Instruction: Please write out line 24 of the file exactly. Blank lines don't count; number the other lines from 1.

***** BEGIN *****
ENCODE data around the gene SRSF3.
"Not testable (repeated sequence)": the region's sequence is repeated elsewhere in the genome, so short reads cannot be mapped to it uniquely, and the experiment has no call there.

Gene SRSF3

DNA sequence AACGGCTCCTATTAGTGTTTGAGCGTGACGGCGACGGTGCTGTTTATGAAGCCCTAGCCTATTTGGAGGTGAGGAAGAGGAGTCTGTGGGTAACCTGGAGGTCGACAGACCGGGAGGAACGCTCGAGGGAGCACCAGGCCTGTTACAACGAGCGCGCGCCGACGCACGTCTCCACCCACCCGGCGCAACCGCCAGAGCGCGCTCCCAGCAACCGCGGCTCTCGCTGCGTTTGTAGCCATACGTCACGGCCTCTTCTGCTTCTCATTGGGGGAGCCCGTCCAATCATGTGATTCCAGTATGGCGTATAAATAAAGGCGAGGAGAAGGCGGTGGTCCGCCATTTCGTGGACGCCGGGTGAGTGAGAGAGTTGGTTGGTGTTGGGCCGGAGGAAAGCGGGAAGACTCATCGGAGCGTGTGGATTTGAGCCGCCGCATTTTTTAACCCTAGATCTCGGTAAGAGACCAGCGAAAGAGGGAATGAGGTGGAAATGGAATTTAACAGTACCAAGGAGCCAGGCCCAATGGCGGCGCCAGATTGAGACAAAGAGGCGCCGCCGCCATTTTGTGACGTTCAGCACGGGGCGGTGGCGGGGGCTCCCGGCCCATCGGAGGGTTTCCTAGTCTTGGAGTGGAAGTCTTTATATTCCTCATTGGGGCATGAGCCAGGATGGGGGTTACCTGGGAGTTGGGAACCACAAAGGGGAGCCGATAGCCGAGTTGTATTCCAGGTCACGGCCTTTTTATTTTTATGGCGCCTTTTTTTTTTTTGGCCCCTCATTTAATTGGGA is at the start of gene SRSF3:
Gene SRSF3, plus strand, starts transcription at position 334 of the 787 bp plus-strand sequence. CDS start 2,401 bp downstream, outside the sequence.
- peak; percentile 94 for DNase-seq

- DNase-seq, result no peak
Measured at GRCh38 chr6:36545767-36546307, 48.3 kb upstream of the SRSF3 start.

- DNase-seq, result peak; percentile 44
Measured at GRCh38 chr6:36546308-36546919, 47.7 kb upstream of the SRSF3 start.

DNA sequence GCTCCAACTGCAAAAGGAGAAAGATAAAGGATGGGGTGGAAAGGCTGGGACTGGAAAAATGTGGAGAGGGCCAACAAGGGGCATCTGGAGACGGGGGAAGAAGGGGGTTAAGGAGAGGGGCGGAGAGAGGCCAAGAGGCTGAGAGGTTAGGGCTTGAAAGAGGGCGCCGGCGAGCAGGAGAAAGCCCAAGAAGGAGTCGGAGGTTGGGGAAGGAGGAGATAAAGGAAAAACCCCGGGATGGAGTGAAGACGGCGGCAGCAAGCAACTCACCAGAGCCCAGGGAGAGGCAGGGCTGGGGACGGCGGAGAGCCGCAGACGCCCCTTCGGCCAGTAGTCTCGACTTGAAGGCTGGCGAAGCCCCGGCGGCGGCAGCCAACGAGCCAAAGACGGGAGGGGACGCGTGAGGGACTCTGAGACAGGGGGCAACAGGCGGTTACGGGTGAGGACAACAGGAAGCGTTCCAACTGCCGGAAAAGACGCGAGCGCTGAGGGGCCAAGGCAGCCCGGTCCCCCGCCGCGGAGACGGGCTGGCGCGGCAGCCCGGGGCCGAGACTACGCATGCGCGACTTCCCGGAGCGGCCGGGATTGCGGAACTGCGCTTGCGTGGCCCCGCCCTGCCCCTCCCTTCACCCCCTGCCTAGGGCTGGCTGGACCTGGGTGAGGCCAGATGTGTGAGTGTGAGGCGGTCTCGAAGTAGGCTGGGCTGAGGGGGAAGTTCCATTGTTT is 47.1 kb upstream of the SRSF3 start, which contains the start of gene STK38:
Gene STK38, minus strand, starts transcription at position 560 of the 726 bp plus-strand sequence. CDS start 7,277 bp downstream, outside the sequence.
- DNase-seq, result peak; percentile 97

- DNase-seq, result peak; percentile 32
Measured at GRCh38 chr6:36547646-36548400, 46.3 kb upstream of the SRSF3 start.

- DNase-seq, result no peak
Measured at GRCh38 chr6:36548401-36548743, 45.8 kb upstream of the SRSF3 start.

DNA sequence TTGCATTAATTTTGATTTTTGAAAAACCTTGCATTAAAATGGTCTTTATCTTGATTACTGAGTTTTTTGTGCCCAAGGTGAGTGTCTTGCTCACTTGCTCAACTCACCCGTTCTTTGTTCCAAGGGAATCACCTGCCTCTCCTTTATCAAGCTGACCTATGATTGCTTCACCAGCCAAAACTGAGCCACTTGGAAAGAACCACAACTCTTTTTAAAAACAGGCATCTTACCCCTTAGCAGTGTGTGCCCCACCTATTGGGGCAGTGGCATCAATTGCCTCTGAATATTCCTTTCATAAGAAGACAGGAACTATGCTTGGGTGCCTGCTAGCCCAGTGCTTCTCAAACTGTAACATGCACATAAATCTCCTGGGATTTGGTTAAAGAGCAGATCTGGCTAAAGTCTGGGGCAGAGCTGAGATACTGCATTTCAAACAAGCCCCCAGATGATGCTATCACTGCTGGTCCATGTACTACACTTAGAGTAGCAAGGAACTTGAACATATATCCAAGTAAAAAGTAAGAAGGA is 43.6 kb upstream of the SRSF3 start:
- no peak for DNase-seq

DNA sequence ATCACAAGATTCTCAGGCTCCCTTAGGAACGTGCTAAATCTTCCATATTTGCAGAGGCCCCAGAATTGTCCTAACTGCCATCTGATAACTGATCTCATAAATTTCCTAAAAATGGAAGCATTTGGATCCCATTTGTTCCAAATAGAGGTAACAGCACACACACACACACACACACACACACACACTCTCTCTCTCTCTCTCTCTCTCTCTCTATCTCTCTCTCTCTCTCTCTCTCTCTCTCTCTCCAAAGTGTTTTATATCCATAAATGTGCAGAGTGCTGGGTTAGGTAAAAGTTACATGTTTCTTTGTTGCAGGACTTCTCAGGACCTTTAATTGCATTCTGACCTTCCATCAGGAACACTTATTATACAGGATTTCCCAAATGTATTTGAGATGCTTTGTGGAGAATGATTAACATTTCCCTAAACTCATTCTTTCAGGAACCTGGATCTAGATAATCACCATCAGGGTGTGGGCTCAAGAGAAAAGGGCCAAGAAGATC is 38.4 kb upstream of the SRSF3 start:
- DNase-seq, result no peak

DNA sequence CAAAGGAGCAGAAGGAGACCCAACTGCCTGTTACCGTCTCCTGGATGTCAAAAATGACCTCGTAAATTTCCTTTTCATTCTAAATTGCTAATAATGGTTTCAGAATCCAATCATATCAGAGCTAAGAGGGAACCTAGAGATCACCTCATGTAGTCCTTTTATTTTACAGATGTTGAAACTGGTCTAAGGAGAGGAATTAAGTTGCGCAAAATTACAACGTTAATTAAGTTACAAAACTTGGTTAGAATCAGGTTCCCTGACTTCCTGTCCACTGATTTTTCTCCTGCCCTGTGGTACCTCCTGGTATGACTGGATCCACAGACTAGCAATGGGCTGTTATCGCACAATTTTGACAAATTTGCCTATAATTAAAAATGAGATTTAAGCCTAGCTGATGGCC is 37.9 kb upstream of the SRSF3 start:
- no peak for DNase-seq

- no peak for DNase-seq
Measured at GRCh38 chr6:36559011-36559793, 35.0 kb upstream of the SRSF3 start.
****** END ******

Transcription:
- no peak for DNase-seq